Instead of making a judgement, Jesus quietly bends down and writes in the dust with his finger. We don’t know what he wrote, but I wonder – was he thinking back to the stories Joseph had told him, about the time he thought Mary had committed adultery? Was Jesus remembering Joseph’s mercy in not demanding the death penalty?
True, Mary had not been guilty, and it’s safe to say this woman was...having been caught red-handed. It’s important to note that Jesus did not condone her sin. But instead he simply forgave her sin. Jesus treated this woman with compassion, gentleness, and forgiveness just as his fathers did...both on earth as it is in heaven. Jesus’ loving kindness got people’s attention. Especially the women and marginalized. No wonder they hailed him as their king...or why Herod allowed him to be crucified. Our rulers today continue to follow Herod’s lead...But we are called to follow Jesus.
In the life of Joseph, the forgotten king, Jesus had seen how to treat a woman – women like my wife, my daughters, my sisters and my own mother. And Jesus carried that virtue of mercy and justice throughout his whole life and ministry. He had watched Joseph loving Mary, no matter what – cherishing her and defending her against attacks and malicious gossip. When the law demanded death, he did what he had to do to honor and uphold life.
Through Joseph, Jesus learned that a woman was to be valued, honored and cared for. And as the Bible reveals, Jesus did that with every woman he encountered. In fact, he did that with every person he encountered.
Just and merciful. That is how Jesus is revealed to the world. God’s Justice and mercy...made manifest for others to see. While it seems Joseph fades into the background of Jesus’ story, I’d say, this forgotten king did a pretty good job at raising a different kind of king. Our King.”
For me, the moral of Roxy’s story is simple. We learn our behavior from watching others. Just the same, others learn from watching us. So we must ask ourselves “what exactly do they see when they look at you and me?”
Do they see a group of selfish people who are rigid and harsh with others who aren’t like us - demanding and unforgiving, always taking what God has to offer without ever really giving back?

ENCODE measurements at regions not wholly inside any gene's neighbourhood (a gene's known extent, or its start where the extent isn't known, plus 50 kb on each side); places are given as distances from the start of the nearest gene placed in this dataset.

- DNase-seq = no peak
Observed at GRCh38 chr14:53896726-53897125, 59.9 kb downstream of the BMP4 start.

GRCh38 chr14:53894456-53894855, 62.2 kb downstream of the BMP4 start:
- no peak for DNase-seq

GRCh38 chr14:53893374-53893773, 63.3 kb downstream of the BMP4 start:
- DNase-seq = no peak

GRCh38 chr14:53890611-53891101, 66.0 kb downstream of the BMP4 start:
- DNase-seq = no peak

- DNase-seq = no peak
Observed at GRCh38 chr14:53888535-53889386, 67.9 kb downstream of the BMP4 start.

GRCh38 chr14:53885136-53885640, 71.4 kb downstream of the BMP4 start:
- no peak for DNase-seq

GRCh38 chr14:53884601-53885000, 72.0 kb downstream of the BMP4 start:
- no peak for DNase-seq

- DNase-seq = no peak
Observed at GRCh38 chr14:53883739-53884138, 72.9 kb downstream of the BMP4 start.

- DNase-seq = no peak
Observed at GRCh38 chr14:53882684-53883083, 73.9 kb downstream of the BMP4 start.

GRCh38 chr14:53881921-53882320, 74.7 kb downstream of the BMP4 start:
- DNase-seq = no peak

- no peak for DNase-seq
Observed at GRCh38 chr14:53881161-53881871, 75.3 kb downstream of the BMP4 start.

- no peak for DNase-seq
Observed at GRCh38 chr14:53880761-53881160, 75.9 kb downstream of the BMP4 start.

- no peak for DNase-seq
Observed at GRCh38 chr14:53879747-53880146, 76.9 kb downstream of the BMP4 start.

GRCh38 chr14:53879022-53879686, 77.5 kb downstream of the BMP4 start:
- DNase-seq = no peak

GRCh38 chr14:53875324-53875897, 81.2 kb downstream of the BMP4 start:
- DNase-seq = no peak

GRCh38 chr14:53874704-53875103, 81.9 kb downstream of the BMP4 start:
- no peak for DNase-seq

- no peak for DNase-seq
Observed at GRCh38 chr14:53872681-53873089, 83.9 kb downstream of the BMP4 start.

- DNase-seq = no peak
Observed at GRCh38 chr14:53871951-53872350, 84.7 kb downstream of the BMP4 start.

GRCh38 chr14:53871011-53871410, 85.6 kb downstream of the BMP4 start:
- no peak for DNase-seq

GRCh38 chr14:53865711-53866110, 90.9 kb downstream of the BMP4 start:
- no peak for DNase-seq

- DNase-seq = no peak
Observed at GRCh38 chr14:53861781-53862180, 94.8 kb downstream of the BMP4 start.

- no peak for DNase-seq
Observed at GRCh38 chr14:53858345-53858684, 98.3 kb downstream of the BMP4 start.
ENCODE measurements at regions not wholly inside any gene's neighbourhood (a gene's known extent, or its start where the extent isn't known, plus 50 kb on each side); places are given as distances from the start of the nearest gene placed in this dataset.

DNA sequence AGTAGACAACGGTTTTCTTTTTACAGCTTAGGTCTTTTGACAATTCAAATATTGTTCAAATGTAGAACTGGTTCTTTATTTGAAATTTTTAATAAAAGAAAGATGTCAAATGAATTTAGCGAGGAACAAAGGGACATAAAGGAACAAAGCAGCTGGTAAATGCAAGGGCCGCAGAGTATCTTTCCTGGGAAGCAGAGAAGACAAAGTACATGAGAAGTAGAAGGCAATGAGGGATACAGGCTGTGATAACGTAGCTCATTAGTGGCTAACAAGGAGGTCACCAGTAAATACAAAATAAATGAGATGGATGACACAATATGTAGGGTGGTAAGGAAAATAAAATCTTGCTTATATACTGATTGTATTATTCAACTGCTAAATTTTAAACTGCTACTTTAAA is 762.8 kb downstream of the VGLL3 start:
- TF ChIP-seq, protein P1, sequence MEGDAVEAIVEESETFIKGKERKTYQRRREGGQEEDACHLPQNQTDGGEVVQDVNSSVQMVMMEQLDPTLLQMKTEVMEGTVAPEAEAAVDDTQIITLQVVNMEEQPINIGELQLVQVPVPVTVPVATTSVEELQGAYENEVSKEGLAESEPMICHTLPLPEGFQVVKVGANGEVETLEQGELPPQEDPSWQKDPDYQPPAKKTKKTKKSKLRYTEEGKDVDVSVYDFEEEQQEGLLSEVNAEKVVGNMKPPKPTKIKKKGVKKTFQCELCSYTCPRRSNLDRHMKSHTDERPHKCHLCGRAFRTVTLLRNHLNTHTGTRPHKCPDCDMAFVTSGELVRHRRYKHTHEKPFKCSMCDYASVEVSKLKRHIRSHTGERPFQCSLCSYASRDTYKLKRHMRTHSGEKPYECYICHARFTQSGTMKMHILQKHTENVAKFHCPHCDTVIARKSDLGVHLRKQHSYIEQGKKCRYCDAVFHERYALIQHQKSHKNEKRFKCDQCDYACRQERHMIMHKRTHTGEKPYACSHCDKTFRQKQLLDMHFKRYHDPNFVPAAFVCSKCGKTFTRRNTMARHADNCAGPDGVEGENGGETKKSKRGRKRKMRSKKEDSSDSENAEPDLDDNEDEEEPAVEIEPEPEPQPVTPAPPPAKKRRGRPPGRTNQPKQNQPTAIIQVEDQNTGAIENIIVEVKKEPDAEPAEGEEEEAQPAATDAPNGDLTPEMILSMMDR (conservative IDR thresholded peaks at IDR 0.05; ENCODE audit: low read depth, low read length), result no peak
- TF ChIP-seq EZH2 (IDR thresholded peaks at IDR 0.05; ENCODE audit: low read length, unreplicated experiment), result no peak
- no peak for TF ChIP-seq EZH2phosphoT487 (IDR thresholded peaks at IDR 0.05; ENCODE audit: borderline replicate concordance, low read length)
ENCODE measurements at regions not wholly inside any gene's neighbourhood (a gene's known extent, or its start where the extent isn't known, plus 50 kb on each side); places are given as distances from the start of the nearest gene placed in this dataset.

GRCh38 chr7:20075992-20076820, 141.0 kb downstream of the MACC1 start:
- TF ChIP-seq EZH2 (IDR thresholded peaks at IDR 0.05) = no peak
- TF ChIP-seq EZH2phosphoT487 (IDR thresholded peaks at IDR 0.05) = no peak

Or do they see the glory of our Divine King, made manifest, who out of great love for others doesn’t think twice about showing mercy or forgiveness, even if it’s deeply unpopular or cost him his life.
My challenge to you today is a challenge we need to make for the entire year. Whether or not you make New Years resolutions, I hope that you will make it your goal for the year to faithfully practice the way of Jesus. By watching and observing his way, we learn and teach God’s way.
I challenge you to use the next 359 days to walk as Jesus walked, to use your words, your hands, your heart, your time, and your gifts to bring peace and reconciliation everywhere you go. And to do what you can to heal the world through acts of kindness, mercy, and grace.
I challenge you to love everyone and serve and stand up for everyone - especially those who have no voice, or rights; and those who are hiding in fear because of who they are or where they are from.
Today, as we celebrate Epiphany, I challenge you to allow God to make manifest in you the light and love of Jesus Christ. The reason this is important is simple: Through us, God’s love and forgiveness becomes tangible and real reaching others in the most intimate and profound way.
Just as God worked in human form through Jesus, so too does God use us to reconcile the world home. We are called to be like Christ in the world so others can meet God anywhere and everywhere we are.
By our faithfulness and willingness to live in such a way that reflects God’s will and not simply our own, we become something greater than some temporal, earthly king. We become sons and daughters of God Almighty - heirs to the everlasting manifestation of God’s great glory in the world. Amen.
*Special thanks to Roxy Rice for her inspiring devotional which she allowed me to share and add to.
An ex-copywriter turned punk rock pastor and peacemaker who dedicates his life to making the world a better place for all humanity.
"that they all might be one" ~John 17:21
“Prius vita quam doctrina.”
~ St. Thomas Aquinas (1225–1274)
* “Life is more important than doctrine.”